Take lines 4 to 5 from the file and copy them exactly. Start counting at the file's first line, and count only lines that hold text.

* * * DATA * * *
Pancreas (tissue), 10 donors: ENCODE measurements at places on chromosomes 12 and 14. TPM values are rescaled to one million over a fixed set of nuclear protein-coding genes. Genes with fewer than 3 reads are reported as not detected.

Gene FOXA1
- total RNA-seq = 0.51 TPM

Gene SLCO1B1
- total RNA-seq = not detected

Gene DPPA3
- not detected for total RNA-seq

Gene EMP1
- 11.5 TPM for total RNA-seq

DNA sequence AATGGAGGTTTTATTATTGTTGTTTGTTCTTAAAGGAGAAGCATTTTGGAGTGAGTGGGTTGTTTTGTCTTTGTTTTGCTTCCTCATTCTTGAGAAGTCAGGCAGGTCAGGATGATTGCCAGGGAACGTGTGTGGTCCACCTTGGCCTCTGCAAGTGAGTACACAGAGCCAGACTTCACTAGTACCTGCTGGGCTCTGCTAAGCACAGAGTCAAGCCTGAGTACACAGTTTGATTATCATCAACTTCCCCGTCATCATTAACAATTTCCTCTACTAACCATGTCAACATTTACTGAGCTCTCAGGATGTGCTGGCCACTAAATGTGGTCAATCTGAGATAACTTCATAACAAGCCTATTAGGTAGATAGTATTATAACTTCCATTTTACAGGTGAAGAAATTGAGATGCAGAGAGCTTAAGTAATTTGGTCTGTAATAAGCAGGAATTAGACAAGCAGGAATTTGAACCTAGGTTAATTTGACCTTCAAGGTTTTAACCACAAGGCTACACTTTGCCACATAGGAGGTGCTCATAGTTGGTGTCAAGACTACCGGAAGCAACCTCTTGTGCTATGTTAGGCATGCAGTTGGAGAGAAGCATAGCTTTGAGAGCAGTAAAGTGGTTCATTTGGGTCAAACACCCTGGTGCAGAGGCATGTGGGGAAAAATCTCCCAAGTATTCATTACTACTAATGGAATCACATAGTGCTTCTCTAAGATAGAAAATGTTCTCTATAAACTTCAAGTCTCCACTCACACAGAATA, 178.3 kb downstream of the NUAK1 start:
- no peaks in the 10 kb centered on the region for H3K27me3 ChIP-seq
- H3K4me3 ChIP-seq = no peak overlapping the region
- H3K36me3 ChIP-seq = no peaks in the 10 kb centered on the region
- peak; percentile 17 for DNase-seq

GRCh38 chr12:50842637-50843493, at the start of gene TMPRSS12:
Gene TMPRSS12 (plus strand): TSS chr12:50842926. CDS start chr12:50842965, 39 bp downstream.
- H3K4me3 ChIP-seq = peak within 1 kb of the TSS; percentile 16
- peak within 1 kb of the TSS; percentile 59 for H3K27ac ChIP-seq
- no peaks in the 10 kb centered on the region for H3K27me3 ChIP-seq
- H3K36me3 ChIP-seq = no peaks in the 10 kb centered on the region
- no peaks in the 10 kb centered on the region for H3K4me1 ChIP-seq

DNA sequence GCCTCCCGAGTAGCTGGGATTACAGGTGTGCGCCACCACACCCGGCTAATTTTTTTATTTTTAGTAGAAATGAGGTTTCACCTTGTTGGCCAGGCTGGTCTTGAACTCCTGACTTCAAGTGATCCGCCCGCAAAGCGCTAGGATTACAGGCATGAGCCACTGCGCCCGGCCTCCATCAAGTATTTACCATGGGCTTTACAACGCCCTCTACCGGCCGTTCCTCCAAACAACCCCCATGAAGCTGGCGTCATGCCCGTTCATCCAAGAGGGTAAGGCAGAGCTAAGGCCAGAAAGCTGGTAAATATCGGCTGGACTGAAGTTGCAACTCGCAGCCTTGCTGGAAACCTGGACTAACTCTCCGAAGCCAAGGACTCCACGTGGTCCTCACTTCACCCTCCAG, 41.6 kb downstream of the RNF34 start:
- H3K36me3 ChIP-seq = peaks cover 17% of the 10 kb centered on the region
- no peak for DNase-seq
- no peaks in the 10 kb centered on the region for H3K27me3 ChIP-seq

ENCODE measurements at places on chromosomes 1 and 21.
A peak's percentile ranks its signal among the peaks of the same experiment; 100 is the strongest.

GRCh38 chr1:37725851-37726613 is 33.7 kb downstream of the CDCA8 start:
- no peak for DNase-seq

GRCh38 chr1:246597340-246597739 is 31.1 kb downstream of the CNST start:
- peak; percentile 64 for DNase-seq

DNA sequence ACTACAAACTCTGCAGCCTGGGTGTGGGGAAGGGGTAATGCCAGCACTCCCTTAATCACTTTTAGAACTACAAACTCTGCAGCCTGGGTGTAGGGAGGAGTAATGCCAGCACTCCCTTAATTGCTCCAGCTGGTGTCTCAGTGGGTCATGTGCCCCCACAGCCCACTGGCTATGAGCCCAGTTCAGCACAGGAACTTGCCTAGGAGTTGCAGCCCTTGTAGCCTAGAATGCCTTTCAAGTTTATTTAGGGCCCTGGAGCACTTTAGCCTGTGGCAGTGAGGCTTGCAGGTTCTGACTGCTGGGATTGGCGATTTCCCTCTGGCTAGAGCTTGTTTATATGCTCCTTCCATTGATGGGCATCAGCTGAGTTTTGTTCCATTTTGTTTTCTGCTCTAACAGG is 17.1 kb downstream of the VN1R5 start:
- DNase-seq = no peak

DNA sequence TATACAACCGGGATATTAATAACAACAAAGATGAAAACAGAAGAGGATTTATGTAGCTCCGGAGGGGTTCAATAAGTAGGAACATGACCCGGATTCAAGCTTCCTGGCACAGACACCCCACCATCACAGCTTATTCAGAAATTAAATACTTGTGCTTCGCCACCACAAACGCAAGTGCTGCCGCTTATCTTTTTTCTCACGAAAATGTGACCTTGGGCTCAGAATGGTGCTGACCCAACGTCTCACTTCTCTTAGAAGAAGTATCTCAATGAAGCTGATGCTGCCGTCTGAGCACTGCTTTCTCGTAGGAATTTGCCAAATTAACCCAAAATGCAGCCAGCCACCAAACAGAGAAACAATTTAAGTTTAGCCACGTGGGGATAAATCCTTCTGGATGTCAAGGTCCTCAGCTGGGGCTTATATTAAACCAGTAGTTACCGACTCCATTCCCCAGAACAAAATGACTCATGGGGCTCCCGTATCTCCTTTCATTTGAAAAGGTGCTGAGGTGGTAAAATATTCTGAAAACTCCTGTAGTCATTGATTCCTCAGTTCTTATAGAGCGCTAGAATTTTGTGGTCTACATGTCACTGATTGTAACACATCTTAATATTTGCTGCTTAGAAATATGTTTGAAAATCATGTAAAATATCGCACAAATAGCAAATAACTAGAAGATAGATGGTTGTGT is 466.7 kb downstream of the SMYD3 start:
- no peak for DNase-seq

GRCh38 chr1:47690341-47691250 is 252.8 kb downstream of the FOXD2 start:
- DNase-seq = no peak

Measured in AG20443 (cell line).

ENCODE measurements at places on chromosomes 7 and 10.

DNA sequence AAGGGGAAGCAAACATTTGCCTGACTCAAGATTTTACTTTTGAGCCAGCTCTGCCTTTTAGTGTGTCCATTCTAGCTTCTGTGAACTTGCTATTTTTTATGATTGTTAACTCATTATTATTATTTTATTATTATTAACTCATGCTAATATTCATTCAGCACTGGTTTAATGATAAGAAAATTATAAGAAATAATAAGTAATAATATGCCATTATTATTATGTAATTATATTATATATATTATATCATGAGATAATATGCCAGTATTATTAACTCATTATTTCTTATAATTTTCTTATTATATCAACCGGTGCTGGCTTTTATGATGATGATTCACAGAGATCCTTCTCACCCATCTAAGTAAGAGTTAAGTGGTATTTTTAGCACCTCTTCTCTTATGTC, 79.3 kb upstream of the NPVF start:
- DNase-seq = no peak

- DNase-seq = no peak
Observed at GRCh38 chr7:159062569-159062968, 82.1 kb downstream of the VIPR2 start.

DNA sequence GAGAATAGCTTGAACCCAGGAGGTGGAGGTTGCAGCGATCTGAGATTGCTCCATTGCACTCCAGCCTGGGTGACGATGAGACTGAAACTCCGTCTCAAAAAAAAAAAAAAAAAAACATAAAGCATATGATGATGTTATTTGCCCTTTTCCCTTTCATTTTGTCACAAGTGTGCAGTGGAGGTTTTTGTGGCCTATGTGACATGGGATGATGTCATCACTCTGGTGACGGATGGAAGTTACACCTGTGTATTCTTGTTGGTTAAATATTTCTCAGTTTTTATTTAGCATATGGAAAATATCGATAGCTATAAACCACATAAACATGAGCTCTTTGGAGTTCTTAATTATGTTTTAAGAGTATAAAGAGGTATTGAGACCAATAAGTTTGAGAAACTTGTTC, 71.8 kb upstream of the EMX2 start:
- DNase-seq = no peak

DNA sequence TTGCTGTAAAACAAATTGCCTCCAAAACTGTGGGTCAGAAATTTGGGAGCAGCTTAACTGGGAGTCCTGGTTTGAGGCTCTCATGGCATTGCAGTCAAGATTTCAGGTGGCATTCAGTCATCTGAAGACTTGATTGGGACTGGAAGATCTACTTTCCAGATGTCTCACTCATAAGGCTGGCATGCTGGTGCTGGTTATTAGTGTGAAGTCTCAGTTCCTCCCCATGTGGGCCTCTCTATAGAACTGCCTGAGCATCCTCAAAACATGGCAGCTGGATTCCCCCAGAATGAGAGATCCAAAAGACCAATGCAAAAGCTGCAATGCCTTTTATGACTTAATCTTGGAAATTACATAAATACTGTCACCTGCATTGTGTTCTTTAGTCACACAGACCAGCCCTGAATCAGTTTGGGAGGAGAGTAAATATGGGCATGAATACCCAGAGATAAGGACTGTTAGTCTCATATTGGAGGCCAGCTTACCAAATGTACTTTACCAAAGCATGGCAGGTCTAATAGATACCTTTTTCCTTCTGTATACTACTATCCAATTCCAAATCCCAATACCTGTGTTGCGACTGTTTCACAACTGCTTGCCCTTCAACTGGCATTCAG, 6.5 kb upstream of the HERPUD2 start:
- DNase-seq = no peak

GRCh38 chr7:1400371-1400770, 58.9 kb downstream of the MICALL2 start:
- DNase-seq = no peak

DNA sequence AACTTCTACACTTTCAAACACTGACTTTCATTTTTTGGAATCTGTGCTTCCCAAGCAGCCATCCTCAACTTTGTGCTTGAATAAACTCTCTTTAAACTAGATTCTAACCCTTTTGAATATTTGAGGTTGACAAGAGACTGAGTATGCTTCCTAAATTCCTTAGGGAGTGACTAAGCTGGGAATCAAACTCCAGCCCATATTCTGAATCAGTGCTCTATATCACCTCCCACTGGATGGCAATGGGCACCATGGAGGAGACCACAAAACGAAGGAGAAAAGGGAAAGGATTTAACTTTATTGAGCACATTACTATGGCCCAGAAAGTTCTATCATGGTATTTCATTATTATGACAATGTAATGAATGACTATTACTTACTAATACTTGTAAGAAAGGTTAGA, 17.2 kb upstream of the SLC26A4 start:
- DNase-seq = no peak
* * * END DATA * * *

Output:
Gene SLCO1B1
- total RNA-seq = not detected